Submit one well-developed, thorough paragraph synopsis of Chapter 4 no later than 11 pm Tuesday. Consider the relevance of the chapter’s headings as you prepare your summary.
essays submitted in this course MUST conform to the following standards in order to be graded: MUST BE IN MLA FORMAT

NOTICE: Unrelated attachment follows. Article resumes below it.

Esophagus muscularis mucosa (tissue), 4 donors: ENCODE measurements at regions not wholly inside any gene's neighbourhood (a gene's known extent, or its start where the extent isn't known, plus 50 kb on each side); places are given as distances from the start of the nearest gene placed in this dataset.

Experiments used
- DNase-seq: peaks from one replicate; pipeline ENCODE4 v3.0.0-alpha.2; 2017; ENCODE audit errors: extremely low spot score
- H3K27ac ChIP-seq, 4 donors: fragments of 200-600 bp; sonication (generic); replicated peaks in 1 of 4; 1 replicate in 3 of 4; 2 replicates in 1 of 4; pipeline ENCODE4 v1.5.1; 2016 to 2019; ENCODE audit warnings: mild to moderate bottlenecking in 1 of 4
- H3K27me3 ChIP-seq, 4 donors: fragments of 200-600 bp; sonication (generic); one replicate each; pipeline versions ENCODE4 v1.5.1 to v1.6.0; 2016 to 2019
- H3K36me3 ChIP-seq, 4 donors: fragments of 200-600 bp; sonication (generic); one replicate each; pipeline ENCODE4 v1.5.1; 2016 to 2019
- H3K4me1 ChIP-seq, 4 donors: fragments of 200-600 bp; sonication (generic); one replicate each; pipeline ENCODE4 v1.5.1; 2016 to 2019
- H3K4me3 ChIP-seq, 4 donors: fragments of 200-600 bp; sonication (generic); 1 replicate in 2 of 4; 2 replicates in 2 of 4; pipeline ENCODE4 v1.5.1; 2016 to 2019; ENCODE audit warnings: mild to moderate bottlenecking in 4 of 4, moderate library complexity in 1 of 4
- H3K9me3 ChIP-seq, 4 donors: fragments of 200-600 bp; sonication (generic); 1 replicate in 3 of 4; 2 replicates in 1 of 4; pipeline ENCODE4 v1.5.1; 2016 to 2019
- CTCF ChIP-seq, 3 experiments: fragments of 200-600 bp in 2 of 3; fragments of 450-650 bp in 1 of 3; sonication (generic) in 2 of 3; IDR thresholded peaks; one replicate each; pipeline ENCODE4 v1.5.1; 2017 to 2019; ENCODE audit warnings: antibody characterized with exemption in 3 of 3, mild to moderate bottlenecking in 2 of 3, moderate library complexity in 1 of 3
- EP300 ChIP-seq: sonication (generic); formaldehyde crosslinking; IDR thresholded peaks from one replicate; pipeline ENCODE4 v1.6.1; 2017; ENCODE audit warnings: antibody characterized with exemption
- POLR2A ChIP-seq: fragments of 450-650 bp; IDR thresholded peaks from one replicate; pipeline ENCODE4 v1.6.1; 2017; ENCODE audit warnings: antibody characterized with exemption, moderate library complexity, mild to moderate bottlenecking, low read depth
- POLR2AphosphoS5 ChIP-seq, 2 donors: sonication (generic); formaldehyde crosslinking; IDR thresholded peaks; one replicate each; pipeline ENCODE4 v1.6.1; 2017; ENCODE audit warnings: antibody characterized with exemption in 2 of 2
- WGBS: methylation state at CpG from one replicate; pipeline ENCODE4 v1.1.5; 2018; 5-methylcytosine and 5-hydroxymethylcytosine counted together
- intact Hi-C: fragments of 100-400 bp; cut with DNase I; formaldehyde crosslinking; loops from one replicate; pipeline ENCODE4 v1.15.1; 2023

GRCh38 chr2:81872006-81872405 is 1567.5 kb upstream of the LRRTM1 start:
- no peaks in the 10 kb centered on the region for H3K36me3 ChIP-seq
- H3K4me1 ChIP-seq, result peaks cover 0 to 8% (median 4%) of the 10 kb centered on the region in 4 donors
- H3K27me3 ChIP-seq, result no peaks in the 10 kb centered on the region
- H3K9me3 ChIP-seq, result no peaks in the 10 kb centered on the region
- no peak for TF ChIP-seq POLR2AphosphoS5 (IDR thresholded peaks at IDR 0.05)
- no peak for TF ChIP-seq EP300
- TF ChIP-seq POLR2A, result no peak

ELLEN MACNAMARA ARRIVED AT COLLEGE excited but also anxious. She had grown up in a small town far from the college, had not taken calculus, and had never written more than a five-paragraph essay. So when she got her first college writing assignment—in a political science class, to write a ten-page essay on how the relationship among the three branches of the US government has evolved—she felt a little panic. She had read all her assignments and done some research, and she had even met with her instructor during office hours. She had quite a bit of material. But her first attempts at writing just didn’t sound right. She wasn’t sure what college writing sounded like, but this wasn’t it. Following her instructor’s advice, MacNamara studied several of the political science articles on her course reading list. Compared to her usual writing, they were much more formal, full of complicated sentences. What she eventually came up with wasn’t a particularly good essay (and she knew it), but it served its purpose: it had gotten her thinking about college-level writing. Looking back at the work she had done to get this far, she thought, “Wow, this is almost like learning a new language.” MacNamara had a point. Many students have experiences similar to hers, especially multilingual students who’ve grown up in other cultures. One Romanian student we know put it this way: In my country we care very much about the beauty of what we write. Even with academic and business writing, we try to make our texts poetic in some way. When I got to the U.S.A., I discovered that writing that I thought was beautiful struck my teachers as wordy and off-task. I was surprised about this. This student, like Ellen MacNamara, needed to set about learning a new language—in this case, the language of US academic writing. Habits of Mind for Academic Success Learning the language of US academic writing is key to succeeding in college. Luckily, you don’t need to guess at what strategies will lead to success. In Framework for Success in Postsecondary Writing, researchers and scholars have identified several key habits characteristic of students who do well in college—and beyond. Practice these habits in your coursework and you’ll be “approaching learning from an active stance.” In other words, you’ll be on the path to succeed as an active, engaged writer and thinker. Be curious. Inquire, investigate, poke and pry until you find answers to questions you have or until you discover or create something new. Without curiosity, you’ll miss much of what is really going on around you—in the courses you take and the sources you read. You can practice curiosity by asking questions: Why are the dorms on your campus so far away from the academic buildings? Who makes such decisions? How does the distance affect students who don’t have bikes, for instance, or those with physical disabilities? Be open & flexible. Look at all sides of an issue. Consider fairly ideas that at first seem strange, foreign, or incorrect. Don’t simply gather sources that agree with your position; instead, look for opposing views. And don’t accept easy answers or those that occur to you first. In a discussion about campus safety, for example, listen and try to put yourself in the position of people with different perspectives—perhaps a young woman visitor, an older faculty member, or a student who works in a lab late at night. Be engaged. Grapple with the ideas of others, responding to them and finding connections between them. And don’t give in to boredom—seek out something that really interests you in each course and assignment. A student we know was taking a course on ancient religious texts, primarily to fulfill a requirement, but when he read the Samson and Delilah story in different traditions, he used his interest in comics to create a graphic narrative of his favorite version. A topic that didn’t draw him in at first became one he was excited about. Be creative. Try a new method or approach. Use a different medium for representing an idea. Take a risk investigating an idea or topic outside your comfort zone. If you think for a minute or two about your most successful school endeavors, you’ll probably find that creativity played an important role: that geology project you created and presented that was unlike anything anyone else had done; the decision you made to create hip-hop lyrics to illustrate a point in a history essay. Be persistent. Keep at it. Follow through. Take advantage of opportunities to redo and improve. Keep track of what’s challenging or hard for you—and look for ways to overcome those specific obstacles. You’ve probably already seen the positive effects of persistence in your life: they will count double (or triple) in college. Successful students don’t give up but keep on keeping on. A student searching for information on a distant relative who had played a role in the civil rights movement kept coming up empty-handed and was about to give up on the project. But she decided to try one last lead on an ancestry website—and came up with a crucial piece of information that led to a big breakthrough and a sense of personal satisfaction. Persistence pays off! Be responsible. You’re in control of your own learning—own it. Hold yourself responsible for making the most of your education. And be a responsible participant in the academic conversation by both incorporating and acknowledging the words and ideas of others in your own work. Think about your own thinking. Reflect on how you learn and think—and develop a habit of doing so often. Several major studies identify this kind of purposeful reflection as instrumental to becoming well educated. Many students find that keeping an informal journal to write about what they are learning, how they are learning it, and how they are learning to overcome obstacles leads to better comprehension and better success. It’s no coincidence that these habits of mind overlap with what it means to think and act rhetorically. The same practices that make us careful, ethical, and effective communicators (listen, search for understanding, put in your oar) also lead to success in college. You’ll have opportunities to practice and develop these habits in your college writing. And doing so means you’ll be well on your way to learning the “new language” of academic writing Ellen MacNamara described. REFLECT. Think about a writing task you’ve recently been assigned or you’re working on now. Which of the habits of mind have you used? And which ones are missing? Which habits of mind seem to come most naturally to you and which do you need to develop? Is there a habit you could put to better use? How will you do so next time? So Just What Is Edited Academic Writing? Academic writing is the kind of writing you do for school (and sometimes for work). It follows a set of conventions, such as using fairly formal edited English, following patterns of organization, and providing support for the points you make. But academic writing is also rather flexible, reaching beyond the classroom: it’s used in many journals, newspapers, and books as well as online, especially on sites that address serious topics like politics, research, or cultural analysis. So “academic writing” is a broad category, one flexible enough to accommodate differences across disciplines, for example, while still remaining recognizably “academic.” This chapter considers some of the assumptions that lie behind academic writing in the United States and describes some of the most common characteristics of that writing. We’re giving so much attention to academic writing for a couple of important reasons. First, becoming fluent in it will be of great help to you both in college and well beyond; and second, it poses challenges to both native and nonnative speakers of English. We want to acknowledge these challenges without making them seem difficult to overcome. Instead, we want to demystify some of the assumptions and conventions of academic writing and get you started thinking about how to use them to your advantage. Though edited academic English is used in most academic and professional situations in the United States, the multilingual nature of our society often leads writers to bring other dialects of English and other languages into their writing and to take what Professors Jerry Won Lee and Christopher Jenks refer to as “translingual dispositions.” This term refers to a pretty simple concept: those who adopt such a way of thinking are open and receptive to language differences, including differences among varieties of any language. Taking such a flexible approach to language difference is now characteristic of many college writing programs as well as much of the best writing occurring today. This mindset recognizes that there’s usually more than one effective way to say or write something. And while edited academic English is one way (and a very common one in academic writing), it’s not objectively better or worse than other ways. Ultimately, your audience and purpose should always inform your language choices. Joining US Academic Conversations If you are new to college, you’ll want to learn to “talk the talk” of academic writing so that you can join the conversations in progress all around you. Doing so calls for understanding some common expectations that most of your instructors likely hold. You’re expected to respond. One important assumption underlying the kind of writing expected in American colleges is that reading and writing are active processes in which students not only absorb information but also respond to and even question it. Not all educational systems view reading and writing in this way. In some cultures, students are penalized if they attempt to read established texts critically or disagree with authorities or insert their own views. If you are from such a background, you may find it difficult to engage in this kind of active reading and writing. It may feel rude, disrespectful, or risky, particularly if you would be reprimanded for such engagement in your home culture. Remember, however, that the kind of engagement your instructors want is not hostile or combative; it’s not about showing off by beating down the ideas of others. Rather, they expect you to demonstrate your active engagement with the texts you read—and an awareness that in doing so you are joining an academic conversation, one that has been going on for a long time and that will continue. It’s fine to express strong opinions, but it’s also important to remember—and acknowledge—that there is value in perspectives other than your own.